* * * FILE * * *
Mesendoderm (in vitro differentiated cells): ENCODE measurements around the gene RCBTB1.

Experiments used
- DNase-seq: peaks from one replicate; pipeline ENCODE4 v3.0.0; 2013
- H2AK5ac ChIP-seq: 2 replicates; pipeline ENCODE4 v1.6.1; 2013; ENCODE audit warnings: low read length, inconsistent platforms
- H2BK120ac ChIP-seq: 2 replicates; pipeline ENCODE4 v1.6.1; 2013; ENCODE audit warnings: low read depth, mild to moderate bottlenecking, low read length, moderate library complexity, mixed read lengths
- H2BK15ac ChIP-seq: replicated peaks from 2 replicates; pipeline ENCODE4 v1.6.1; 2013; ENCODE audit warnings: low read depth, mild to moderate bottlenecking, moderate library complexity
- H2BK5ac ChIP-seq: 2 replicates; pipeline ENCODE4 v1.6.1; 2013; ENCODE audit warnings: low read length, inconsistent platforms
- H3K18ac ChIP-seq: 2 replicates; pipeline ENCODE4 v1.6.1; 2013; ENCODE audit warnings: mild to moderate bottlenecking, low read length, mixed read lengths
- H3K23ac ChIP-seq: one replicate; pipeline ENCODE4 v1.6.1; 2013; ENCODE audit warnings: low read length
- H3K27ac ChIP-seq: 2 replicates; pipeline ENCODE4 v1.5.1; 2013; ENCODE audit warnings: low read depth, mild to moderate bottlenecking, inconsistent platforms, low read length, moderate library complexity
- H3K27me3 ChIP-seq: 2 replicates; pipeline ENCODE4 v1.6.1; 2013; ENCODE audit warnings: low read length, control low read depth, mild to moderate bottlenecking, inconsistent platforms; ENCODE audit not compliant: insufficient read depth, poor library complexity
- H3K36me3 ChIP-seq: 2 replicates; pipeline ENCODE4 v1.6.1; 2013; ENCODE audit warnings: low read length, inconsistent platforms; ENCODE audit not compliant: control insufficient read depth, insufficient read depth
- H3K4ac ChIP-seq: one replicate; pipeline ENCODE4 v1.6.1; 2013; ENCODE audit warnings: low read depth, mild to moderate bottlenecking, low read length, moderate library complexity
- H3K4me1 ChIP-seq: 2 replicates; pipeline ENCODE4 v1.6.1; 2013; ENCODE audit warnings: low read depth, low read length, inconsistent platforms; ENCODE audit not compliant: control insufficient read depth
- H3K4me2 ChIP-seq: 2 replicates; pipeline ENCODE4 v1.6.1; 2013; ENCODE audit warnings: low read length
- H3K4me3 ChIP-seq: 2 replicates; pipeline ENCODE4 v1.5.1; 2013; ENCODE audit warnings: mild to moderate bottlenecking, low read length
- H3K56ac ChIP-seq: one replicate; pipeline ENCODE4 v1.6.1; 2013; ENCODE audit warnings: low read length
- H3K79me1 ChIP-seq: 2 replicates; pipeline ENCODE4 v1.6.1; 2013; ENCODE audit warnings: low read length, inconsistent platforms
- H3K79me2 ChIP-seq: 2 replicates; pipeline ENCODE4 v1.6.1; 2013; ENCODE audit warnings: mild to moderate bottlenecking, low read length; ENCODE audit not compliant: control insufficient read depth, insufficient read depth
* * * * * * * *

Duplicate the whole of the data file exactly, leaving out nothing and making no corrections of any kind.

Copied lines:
Mesendoderm (in vitro differentiated cells): ENCODE measurements around the gene RCBTB1.

Experiments used
- DNase-seq: peaks from one replicate; pipeline ENCODE4 v3.0.0; 2013
- H2AK5ac ChIP-seq: 2 replicates; pipeline ENCODE4 v1.6.1; 2013; ENCODE audit warnings: low read length, inconsistent platforms
- H2BK120ac ChIP-seq: 2 replicates; pipeline ENCODE4 v1.6.1; 2013; ENCODE audit warnings: low read depth, mild to moderate bottlenecking, low read length, moderate library complexity, mixed read lengths
- H2BK15ac ChIP-seq: replicated peaks from 2 replicates; pipeline ENCODE4 v1.6.1; 2013; ENCODE audit warnings: low read depth, mild to moderate bottlenecking, moderate library complexity
- H2BK5ac ChIP-seq: 2 replicates; pipeline ENCODE4 v1.6.1; 2013; ENCODE audit warnings: low read length, inconsistent platforms
- H3K18ac ChIP-seq: 2 replicates; pipeline ENCODE4 v1.6.1; 2013; ENCODE audit warnings: mild to moderate bottlenecking, low read length, mixed read lengths
- H3K23ac ChIP-seq: one replicate; pipeline ENCODE4 v1.6.1; 2013; ENCODE audit warnings: low read length
- H3K27ac ChIP-seq: 2 replicates; pipeline ENCODE4 v1.5.1; 2013; ENCODE audit warnings: low read depth, mild to moderate bottlenecking, inconsistent platforms, low read length, moderate library complexity
- H3K27me3 ChIP-seq: 2 replicates; pipeline ENCODE4 v1.6.1; 2013; ENCODE audit warnings: low read length, control low read depth, mild to moderate bottlenecking, inconsistent platforms; ENCODE audit not compliant: insufficient read depth, poor library complexity
- H3K36me3 ChIP-seq: 2 replicates; pipeline ENCODE4 v1.6.1; 2013; ENCODE audit warnings: low read length, inconsistent platforms; ENCODE audit not compliant: control insufficient read depth, insufficient read depth
- H3K4ac ChIP-seq: one replicate; pipeline ENCODE4 v1.6.1; 2013; ENCODE audit warnings: low read depth, mild to moderate bottlenecking, low read length, moderate library complexity
- H3K4me1 ChIP-seq: 2 replicates; pipeline ENCODE4 v1.6.1; 2013; ENCODE audit warnings: low read depth, low read length, inconsistent platforms; ENCODE audit not compliant: control insufficient read depth
- H3K4me2 ChIP-seq: 2 replicates; pipeline ENCODE4 v1.6.1; 2013; ENCODE audit warnings: low read length
- H3K4me3 ChIP-seq: 2 replicates; pipeline ENCODE4 v1.5.1; 2013; ENCODE audit warnings: mild to moderate bottlenecking, low read length
- H3K56ac ChIP-seq: one replicate; pipeline ENCODE4 v1.6.1; 2013; ENCODE audit warnings: low read length
- H3K79me1 ChIP-seq: 2 replicates; pipeline ENCODE4 v1.6.1; 2013; ENCODE audit warnings: low read length, inconsistent platforms
- H3K79me2 ChIP-seq: 2 replicates; pipeline ENCODE4 v1.6.1; 2013; ENCODE audit warnings: mild to moderate bottlenecking, low read length; ENCODE audit not compliant: control insufficient read depth, insufficient read depth